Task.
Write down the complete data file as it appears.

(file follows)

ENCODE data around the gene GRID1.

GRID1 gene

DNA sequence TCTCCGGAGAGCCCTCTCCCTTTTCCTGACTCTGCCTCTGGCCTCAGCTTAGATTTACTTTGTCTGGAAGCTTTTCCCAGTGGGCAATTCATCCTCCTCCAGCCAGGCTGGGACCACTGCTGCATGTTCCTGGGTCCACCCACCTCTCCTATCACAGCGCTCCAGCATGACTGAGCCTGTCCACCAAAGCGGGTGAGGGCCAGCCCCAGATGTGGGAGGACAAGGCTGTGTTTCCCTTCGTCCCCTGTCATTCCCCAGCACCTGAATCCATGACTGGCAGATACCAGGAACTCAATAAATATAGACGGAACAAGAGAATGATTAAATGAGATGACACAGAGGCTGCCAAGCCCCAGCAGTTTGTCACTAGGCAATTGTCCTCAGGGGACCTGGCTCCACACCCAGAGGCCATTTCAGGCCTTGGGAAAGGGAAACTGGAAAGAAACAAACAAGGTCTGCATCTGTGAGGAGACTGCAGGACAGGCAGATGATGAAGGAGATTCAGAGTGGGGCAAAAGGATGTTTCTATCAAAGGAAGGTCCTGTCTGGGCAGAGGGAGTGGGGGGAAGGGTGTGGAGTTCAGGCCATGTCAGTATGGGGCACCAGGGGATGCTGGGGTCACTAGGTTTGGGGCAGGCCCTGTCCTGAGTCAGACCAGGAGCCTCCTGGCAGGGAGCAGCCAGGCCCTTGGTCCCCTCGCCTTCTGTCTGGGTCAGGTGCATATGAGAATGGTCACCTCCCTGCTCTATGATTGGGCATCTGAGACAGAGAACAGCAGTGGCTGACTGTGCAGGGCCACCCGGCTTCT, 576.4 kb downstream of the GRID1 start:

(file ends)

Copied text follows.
ENCODE data around the gene GRID1.

GRID1 gene

DNA sequence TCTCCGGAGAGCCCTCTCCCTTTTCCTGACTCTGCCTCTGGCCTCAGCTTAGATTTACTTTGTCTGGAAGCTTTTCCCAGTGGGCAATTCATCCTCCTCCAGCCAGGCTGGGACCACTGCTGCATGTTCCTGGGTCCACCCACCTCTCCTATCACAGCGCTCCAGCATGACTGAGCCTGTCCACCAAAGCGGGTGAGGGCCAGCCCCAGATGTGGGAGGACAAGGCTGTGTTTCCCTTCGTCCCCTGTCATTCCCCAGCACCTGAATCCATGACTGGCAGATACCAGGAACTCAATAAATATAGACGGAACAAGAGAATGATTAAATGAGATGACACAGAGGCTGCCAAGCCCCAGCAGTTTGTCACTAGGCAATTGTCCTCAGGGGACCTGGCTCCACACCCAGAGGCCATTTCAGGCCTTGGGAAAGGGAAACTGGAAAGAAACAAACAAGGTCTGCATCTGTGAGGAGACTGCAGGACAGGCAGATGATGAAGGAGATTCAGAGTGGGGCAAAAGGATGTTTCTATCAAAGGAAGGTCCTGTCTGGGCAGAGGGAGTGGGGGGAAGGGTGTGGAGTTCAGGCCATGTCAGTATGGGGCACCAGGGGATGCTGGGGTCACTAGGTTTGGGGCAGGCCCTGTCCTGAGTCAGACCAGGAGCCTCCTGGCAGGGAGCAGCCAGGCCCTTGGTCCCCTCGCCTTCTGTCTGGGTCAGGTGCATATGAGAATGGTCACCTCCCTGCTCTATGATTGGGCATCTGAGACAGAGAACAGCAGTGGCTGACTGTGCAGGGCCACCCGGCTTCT, 576.4 kb downstream of the GRID1 start: